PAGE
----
The Ohio Economy in March, A Report by Buckeye Institute

Buckeye Institute’s “Ohio By The Numbers” March report compares Ohio to other states in overall private sector job growth over several distinct time spans. The goal is to illustrate Ohio’s overall economic trajectory over the past 22 years while capturing its specific performance during both boom and bust cycles as well as its current recovery.

The periods analyzed are: from 1990 until the present day, from peak employment in 2000 through the present day and from the beginning of the current decade to the present day.

Ohio lost 8,300 private sector jobs in March and fell to 23rd nationally in terms of private sector job growth since January 2010, growing at a 3.4 percent rate (top ranked North Dakota grew 15.8 percent over the same time span). Meanwhile, Ohio continued to rank 47th for private sector job growth since January of 1990, growing at 5.9 percent (top ranked Nevada grew 82.9 percent over the same time span).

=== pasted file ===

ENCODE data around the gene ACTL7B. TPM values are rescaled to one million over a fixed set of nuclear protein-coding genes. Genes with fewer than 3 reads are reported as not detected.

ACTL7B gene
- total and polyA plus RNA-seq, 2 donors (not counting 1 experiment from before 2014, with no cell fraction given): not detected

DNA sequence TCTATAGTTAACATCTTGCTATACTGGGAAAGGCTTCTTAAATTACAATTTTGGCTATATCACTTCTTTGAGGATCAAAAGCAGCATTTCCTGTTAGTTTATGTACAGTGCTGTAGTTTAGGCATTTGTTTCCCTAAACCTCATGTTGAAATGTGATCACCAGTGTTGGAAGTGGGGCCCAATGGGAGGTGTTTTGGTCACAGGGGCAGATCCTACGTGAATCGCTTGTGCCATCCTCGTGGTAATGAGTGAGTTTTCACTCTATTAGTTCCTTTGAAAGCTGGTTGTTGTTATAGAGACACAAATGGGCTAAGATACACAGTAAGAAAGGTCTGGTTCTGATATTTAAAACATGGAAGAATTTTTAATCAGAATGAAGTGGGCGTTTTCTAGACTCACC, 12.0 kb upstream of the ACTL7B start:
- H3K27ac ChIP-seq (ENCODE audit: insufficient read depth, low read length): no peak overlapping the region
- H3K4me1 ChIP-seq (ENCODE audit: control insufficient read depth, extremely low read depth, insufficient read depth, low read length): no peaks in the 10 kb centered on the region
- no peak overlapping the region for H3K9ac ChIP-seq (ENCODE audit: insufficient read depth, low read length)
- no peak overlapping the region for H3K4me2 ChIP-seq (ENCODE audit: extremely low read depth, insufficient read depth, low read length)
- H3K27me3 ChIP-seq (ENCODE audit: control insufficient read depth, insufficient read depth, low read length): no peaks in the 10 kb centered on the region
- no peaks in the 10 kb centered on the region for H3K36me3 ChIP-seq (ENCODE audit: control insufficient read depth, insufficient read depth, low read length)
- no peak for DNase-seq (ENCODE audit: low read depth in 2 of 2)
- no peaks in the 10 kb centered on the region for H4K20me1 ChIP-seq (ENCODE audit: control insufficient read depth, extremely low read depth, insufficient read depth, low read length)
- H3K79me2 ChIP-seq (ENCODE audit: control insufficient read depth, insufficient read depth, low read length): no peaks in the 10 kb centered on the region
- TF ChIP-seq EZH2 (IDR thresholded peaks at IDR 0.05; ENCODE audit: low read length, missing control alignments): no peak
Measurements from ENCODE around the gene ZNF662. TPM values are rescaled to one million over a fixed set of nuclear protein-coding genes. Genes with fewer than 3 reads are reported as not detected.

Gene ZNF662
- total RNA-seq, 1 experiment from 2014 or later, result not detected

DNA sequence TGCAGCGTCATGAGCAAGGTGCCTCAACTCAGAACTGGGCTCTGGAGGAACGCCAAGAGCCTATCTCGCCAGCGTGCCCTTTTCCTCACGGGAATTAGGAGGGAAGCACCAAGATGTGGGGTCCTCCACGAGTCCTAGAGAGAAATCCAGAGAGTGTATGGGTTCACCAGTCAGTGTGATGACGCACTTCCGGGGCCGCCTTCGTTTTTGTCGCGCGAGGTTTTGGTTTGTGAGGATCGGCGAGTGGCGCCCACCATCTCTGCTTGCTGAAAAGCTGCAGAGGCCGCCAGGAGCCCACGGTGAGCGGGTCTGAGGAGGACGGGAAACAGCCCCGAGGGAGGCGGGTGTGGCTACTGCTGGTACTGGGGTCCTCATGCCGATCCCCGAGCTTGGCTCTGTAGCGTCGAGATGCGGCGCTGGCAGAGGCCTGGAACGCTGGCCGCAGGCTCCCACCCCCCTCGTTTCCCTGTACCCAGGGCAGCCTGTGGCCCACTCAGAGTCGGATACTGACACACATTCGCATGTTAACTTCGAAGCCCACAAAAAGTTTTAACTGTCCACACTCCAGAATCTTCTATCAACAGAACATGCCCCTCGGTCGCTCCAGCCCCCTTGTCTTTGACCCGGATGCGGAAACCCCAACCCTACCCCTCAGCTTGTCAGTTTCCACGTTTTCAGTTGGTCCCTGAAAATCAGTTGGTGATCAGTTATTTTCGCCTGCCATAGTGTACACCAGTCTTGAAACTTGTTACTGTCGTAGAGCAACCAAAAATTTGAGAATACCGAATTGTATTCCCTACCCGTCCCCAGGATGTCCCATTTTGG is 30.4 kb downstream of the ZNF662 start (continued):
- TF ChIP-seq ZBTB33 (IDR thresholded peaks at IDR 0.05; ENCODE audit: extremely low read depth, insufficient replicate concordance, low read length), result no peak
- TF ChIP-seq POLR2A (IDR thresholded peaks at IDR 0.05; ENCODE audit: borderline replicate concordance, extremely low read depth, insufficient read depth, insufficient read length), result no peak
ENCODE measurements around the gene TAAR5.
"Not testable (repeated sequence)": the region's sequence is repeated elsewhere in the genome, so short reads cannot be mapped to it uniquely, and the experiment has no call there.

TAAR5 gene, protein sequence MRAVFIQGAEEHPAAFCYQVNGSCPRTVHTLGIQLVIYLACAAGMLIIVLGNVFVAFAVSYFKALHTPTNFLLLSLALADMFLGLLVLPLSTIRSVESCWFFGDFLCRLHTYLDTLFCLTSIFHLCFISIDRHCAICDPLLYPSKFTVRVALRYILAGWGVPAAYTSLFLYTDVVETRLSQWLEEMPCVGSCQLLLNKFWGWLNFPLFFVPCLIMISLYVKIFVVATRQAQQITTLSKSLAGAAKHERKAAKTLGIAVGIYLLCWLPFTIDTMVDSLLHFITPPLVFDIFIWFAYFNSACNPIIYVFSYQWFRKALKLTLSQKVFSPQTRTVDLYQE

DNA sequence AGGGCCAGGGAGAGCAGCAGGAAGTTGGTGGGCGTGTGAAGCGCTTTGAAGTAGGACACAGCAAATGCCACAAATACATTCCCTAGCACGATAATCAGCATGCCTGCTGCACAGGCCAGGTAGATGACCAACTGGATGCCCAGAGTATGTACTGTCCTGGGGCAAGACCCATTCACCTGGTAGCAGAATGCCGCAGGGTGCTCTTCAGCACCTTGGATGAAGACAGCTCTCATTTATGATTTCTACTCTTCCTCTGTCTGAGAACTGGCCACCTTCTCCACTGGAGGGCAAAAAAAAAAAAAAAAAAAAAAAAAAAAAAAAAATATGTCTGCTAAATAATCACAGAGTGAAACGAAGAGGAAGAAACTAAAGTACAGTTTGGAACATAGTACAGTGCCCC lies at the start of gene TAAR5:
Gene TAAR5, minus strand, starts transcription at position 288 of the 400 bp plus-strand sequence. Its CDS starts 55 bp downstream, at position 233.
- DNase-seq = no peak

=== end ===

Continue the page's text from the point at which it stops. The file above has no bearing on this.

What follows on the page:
Assuming the “Best Case Recovery” scenario of a private sector growth rate similar to the 1990s boom, Ohio will not recover to peak employment of 4.85 million, which was reached in March 2000, until at least March 2017. It is more likely that peak employment will not return until the early 2020s.

As for individual industry sectors, only Professional and Business Services and Education and Health Services have more people employed in them than in either 1990 or 2000.

Additionally, the report shows that Forced Union states (which includes Ohio and most of its neighbors with the recent exception of Indiana which became a worker freedom state in February) had a private sector growth rate far below Worker Freedom states. Since 1990, Worker Freedom states’ private sector jobs grew at a 36 percent rate vs. only 13 percent for Forced Union states. Even during the decade from 2000-2010, which included the tech bubble burst of 2000 and the “Great Recession” of 2008-2009, Worker Freedom states gained jobs for a minimal growth of around 0.1 percent while Forced Union states lost 5 percent. Since 2010, Worker Freedom states also outperformed Forced Union states, growing at a 4.1 percent rate vs. only 3.4 percent.

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